SATIRE

Canadian airports to add free medical checkups to security screenings

In an effort to better serve travelers passing through Canadian airports, the Canadian Air Transport Security Authority will be offering free medical information with every security screening.
Transportation Security Administration officers. (Scott Olson/Getty Images)
Listen3:26

In an effort to better serve travelers passing through Canadian airports, the Canadian Air Transport Security Authority will be offering free medical information with every security screening.

"I don't think that the general public realizes just how powerful these scanners are," says Donald Champagne, a spokesperson for the Canadian TSA. "Yes we can see what's in a passenger's pocket, but we can also see so much more."

TSA agents at Canadian airports grew frustrated with their inability to offer free, discreet medical information to passengers so a pilot project was launched last year to detect the feasibility of the new initiative.

"I can't tell you the number of times a passenger has stepped through a scanner and I've seen something very unsettling that I want to bring to their attention," Champagne says.

Examples include slipped discs, bone spurs, blocked bowels, and abnormal growths on buttocks. According to Champagne, the TSA agents see it all.

"We feel we have a responsibility here to let these passengers know if we see something that we feel requires medical attention," he says.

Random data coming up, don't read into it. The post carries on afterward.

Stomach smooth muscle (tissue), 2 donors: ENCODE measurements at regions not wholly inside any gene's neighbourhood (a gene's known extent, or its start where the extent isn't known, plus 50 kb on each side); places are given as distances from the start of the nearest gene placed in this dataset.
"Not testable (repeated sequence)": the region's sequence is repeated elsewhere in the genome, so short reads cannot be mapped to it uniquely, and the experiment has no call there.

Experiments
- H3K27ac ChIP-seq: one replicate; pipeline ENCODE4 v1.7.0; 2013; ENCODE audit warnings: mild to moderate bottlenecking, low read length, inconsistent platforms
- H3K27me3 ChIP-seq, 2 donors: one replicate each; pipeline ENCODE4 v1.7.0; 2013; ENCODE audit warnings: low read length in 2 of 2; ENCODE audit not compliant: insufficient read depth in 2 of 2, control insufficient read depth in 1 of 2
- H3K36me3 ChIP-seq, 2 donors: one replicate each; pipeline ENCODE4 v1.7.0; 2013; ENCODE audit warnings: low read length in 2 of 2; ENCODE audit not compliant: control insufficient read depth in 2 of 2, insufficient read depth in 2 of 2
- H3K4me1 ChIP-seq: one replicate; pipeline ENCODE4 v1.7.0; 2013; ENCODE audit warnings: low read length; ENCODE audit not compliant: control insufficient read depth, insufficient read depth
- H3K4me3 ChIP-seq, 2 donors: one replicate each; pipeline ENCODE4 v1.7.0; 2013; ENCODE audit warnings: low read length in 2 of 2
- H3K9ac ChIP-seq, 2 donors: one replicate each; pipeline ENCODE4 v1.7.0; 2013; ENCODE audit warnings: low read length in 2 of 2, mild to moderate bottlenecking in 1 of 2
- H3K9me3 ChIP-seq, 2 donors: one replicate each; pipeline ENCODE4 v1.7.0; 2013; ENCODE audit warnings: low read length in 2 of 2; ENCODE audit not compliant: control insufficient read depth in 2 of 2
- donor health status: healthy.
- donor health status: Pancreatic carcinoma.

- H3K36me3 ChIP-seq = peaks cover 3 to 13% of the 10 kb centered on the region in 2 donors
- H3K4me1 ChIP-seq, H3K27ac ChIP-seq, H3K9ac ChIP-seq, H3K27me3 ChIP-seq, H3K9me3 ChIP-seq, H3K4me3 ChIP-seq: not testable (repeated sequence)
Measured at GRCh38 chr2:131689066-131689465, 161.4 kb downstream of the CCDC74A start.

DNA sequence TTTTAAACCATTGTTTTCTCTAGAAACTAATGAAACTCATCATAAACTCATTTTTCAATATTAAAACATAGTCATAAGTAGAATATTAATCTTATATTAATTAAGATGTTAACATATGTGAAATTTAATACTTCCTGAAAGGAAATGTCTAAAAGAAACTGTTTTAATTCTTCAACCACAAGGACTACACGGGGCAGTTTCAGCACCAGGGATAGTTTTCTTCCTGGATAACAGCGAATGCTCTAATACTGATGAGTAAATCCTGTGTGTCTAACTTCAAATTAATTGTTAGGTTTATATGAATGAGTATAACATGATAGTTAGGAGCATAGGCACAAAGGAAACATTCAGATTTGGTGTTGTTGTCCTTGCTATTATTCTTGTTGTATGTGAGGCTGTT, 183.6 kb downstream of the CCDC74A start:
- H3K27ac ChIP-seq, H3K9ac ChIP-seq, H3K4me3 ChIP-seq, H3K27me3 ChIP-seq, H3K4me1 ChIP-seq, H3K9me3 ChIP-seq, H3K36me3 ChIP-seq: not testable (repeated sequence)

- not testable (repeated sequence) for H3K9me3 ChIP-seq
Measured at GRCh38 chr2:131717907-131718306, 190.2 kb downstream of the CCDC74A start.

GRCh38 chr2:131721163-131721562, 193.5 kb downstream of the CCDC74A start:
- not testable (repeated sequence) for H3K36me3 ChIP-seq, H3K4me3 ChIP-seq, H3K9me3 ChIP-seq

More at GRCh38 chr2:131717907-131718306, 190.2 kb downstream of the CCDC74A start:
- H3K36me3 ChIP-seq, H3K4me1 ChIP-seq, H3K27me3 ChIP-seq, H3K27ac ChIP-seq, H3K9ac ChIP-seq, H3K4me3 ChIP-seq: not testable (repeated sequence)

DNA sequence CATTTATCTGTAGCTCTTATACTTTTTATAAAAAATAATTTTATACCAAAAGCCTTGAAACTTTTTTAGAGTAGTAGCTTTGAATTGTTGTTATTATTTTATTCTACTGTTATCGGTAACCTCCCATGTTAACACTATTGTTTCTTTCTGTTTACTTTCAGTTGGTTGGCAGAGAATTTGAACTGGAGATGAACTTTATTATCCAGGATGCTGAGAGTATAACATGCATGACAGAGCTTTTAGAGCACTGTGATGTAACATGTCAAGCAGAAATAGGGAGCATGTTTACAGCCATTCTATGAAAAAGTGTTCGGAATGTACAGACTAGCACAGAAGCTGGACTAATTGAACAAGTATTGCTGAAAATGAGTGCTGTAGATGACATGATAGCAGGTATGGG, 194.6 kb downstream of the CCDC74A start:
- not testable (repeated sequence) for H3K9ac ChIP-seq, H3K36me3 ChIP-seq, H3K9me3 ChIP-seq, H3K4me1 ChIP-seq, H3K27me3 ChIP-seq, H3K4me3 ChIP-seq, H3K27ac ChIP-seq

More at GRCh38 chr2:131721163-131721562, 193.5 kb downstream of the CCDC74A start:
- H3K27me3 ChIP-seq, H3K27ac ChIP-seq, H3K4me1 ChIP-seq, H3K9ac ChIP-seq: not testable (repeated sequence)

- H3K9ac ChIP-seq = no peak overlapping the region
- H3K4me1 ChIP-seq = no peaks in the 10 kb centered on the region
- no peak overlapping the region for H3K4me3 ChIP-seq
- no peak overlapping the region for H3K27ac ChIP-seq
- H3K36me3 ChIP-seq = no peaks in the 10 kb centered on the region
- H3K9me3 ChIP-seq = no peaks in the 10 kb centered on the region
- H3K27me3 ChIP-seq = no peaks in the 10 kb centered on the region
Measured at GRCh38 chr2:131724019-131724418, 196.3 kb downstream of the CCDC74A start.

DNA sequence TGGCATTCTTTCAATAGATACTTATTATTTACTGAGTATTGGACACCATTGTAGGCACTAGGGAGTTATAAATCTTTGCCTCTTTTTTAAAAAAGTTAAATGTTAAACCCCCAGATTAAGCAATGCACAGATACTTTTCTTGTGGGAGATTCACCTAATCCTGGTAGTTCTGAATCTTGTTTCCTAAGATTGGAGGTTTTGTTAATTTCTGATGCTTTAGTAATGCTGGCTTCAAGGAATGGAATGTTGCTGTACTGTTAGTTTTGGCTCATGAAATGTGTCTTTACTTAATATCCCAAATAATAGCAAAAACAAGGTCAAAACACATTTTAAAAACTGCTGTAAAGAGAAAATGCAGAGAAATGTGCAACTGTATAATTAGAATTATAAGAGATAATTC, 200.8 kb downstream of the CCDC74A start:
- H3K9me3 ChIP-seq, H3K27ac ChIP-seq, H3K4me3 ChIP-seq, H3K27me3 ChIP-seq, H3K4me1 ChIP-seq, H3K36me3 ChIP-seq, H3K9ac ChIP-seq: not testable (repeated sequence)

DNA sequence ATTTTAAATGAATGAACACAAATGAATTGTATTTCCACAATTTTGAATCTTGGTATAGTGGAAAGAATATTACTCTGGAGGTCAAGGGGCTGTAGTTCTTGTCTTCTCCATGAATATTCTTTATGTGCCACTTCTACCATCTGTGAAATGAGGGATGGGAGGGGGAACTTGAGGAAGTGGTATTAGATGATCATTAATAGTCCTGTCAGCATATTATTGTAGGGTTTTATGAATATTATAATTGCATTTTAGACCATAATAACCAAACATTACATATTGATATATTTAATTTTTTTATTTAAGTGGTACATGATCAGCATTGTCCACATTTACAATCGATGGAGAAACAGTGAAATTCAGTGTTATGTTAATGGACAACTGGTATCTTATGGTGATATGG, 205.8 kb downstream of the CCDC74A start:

Listen to the full story to find out about the successes the pilot project has had so far.  

Thanks to listener Iain Macleod for getting us to look into this idea.


This Is That is an award-winning satirical radio program that doesn't just talk about the issues, it fabricates them. Each week, hosts Pat Kelly and Peter Oldring introduce you to the voices and stories that give this country character in this 100% improvised send-up of public radio.

Comments

To encourage thoughtful and respectful conversations, first and last names will appear with each submission to CBC/Radio-Canada's online communities (except in children and youth-oriented communities). Pseudonyms will no longer be permitted.

By submitting a comment, you accept that CBC has the right to reproduce and publish that comment in whole or in part, in any manner CBC chooses. Please note that CBC does not endorse the opinions expressed in comments. Comments on this story are moderated according to our Submission Guidelines. Comments are welcome while open. We reserve the right to close comments at any time.